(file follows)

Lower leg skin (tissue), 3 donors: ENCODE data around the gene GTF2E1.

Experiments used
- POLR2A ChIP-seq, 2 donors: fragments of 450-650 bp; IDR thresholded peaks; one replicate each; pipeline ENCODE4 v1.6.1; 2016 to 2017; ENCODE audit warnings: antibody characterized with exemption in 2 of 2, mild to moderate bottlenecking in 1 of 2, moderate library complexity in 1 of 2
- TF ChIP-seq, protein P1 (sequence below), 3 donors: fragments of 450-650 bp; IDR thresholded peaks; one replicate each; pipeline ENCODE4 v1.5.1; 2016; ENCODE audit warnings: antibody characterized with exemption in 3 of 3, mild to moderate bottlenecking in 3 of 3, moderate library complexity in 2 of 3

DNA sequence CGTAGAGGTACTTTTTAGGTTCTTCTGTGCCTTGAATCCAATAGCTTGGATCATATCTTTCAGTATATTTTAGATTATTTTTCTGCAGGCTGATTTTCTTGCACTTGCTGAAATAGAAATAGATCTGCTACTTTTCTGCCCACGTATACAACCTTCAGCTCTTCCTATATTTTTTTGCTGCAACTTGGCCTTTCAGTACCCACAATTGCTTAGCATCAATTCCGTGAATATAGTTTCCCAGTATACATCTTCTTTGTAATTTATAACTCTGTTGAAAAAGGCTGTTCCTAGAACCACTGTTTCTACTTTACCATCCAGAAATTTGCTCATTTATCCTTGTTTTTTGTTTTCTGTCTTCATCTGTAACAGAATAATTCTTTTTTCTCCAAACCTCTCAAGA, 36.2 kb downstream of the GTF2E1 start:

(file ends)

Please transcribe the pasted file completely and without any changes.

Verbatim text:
Lower leg skin (tissue), 3 donors: ENCODE data around the gene GTF2E1.

Experiments used
- POLR2A ChIP-seq, 2 donors: fragments of 450-650 bp; IDR thresholded peaks; one replicate each; pipeline ENCODE4 v1.6.1; 2016 to 2017; ENCODE audit warnings: antibody characterized with exemption in 2 of 2, mild to moderate bottlenecking in 1 of 2, moderate library complexity in 1 of 2
- TF ChIP-seq, protein P1 (sequence below), 3 donors: fragments of 450-650 bp; IDR thresholded peaks; one replicate each; pipeline ENCODE4 v1.5.1; 2016; ENCODE audit warnings: antibody characterized with exemption in 3 of 3, mild to moderate bottlenecking in 3 of 3, moderate library complexity in 2 of 3

DNA sequence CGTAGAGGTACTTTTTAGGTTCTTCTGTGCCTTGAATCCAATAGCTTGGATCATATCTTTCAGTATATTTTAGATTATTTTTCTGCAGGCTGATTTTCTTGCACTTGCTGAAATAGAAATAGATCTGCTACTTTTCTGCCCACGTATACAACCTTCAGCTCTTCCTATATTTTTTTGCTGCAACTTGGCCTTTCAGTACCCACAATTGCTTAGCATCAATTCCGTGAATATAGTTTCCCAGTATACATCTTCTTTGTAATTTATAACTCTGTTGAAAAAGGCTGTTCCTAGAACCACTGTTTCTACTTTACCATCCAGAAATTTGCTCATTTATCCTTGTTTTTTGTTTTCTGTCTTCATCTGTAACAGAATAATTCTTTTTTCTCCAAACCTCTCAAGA, 36.2 kb downstream of the GTF2E1 start: